Hasan identified "two clusters of semantic features" in her data. Each has a "nucleus" (e.g. [prefaced] or [assumptive] which "acts as a the pivot, attracting other semantic features".
The clustering together of 'sympathetic' elements around one nucleus is not unique to the semantic level. At the lexicogrammatical level, strong lexical nodes act as a 'magnet' for specific collocates. The node's inner nature supports predictions about what will go with what.
It seems reasonable to suggest that maternal ways of asking and answering questions are significant in positioning children as discursive partners. In the dominating hap group children are given greater discretion, treated as partners – individuals with equal rights. These perceptions become a part of their mental disposition, setting up expectations of discursive rights and obligations: in chapters 5 and 10 I have referred to the mental disposition thus produced as
individuated informativeness.
In the dominated lap group, the maternal discourse positions children as not yet mature, therefore needing supervision. It would be in accordance with this view to give them less discretion: they are not so much equal partners in discourse as needing to be guided into appropriate forms of behaviour considered legitimate by the mother. At the same time, with the assumption of an intuitive knowledge of the other’s mental map, there is an absence of social distance between them, which encourages a disposition of personal trust. Interpersonal relations thus assume greater significance than ‘objective’ information, which is so highly valued in the life of the privileged.
So far as speakers are concerned, the very presence of formative motifs in their own discourse may never rise to the level of awareness. In their habitual use of the clusters of semantic features speakers’ are not aware of doing anything special, extraordinary or noteworthy any more than they are aware of the patterns of wording relevant to the ‘configurative rapport’ when they use expressions such as three days and a stick of butter (cf. Whorf 1956): all they are doing is, simply speaking their social location, and their ideological stance – their unselfconscious, everyday casual discourse is a ‘natural’ expression of who they are, what their relation to the interactant is, and what they consider relevant. 2004/2009: 450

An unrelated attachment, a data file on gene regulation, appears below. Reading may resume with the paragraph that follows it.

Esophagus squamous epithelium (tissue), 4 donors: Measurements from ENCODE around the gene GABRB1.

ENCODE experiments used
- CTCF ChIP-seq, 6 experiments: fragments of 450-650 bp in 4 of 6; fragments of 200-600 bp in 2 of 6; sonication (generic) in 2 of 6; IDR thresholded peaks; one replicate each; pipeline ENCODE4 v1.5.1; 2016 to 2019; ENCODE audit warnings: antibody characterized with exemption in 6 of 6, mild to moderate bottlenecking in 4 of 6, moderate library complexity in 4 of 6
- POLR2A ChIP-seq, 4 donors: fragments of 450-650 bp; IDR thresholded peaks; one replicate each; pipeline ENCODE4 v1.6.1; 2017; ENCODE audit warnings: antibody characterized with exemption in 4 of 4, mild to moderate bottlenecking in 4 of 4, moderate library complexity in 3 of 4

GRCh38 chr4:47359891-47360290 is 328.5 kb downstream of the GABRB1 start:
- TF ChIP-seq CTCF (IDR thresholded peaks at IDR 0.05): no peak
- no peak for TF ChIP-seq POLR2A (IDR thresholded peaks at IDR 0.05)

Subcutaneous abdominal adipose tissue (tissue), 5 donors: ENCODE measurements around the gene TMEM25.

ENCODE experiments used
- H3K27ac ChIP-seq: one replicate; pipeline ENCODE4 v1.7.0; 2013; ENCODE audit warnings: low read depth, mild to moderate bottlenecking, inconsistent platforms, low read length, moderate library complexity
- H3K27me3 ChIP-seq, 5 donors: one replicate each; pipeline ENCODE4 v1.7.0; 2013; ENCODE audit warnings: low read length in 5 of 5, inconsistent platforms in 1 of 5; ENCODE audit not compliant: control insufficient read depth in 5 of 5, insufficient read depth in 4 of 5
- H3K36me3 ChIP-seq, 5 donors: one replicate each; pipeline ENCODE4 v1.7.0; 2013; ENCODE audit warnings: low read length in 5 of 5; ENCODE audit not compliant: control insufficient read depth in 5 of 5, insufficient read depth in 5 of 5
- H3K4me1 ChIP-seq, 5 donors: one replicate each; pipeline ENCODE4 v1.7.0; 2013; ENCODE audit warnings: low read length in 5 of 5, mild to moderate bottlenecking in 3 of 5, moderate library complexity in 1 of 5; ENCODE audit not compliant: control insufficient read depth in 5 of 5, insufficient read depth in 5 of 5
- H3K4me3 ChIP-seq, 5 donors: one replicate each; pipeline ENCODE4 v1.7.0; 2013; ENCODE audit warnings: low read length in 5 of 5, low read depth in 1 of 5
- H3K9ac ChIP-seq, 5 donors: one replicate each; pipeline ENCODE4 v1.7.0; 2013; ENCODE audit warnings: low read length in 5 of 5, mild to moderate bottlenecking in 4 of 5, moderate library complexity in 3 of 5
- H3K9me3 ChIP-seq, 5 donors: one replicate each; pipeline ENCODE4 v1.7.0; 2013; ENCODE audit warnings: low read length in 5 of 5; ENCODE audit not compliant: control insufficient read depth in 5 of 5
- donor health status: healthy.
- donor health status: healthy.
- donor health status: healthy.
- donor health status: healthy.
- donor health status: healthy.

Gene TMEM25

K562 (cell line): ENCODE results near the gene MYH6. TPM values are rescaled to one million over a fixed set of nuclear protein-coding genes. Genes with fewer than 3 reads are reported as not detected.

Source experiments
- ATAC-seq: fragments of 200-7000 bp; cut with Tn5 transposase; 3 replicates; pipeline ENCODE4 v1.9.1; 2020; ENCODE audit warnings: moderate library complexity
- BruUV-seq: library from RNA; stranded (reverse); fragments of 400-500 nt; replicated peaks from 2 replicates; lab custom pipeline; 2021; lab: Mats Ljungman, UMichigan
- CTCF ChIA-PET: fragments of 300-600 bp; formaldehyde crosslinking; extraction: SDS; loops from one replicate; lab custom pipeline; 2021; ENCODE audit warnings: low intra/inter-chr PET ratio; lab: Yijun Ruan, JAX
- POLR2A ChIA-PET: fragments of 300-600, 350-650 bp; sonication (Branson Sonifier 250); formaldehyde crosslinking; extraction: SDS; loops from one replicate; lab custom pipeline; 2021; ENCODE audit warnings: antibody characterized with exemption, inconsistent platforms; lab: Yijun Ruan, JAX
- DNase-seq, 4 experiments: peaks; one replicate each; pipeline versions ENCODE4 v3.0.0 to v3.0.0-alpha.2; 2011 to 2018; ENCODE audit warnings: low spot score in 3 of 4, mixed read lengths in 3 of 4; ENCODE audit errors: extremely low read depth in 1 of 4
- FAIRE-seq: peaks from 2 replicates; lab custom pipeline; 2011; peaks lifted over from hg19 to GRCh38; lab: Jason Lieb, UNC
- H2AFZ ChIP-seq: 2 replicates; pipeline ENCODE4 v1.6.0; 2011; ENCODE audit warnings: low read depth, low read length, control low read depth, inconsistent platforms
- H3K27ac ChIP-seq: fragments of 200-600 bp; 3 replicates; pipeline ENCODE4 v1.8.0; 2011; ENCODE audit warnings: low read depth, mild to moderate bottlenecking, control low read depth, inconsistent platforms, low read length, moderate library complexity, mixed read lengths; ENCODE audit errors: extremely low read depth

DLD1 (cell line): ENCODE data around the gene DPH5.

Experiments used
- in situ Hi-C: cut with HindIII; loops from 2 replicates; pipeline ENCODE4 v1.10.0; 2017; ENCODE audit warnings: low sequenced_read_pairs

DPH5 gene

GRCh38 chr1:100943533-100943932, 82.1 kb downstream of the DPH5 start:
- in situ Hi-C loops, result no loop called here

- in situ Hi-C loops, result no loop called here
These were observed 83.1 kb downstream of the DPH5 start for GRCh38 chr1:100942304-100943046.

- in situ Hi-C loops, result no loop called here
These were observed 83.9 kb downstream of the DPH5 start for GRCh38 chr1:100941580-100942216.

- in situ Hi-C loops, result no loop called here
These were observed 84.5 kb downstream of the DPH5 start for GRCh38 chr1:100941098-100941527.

Speakers simply speaking their social location
orientated to a specific ideology, in process,
"What is happening is not so much the distortion of reality, but very probably a semiotic struggle to control the very definition of reality." Hasan 2003: 437
a process of "resemanticization"
"If meanings of long-established linguistic patterns are being 'hijacked' in order to disarm objections by those to who the locution is address, the interesting question is: how is this achieved?" (Hasan 2003: 438)
Features of lexis
- metafunctional nature of lexis - not just experiential but interpersonal
- lexis not just denotational, but connotational
- meaning is elastic
e.g. "Mona's husband is not a man"
- underlying a lexical item such as man is a configuration of meanings some of which (typically group (1)) lie on the surface of our awareness; others (typically group (s)) remain relatively submerged ... they have the status of 'crypotype' (Whorf 1956)
- lexis inherently relational; thus, the option of 'hyponymy as a resource for withholding information"
Your ideology about the nature of language determines how you relate language to ideology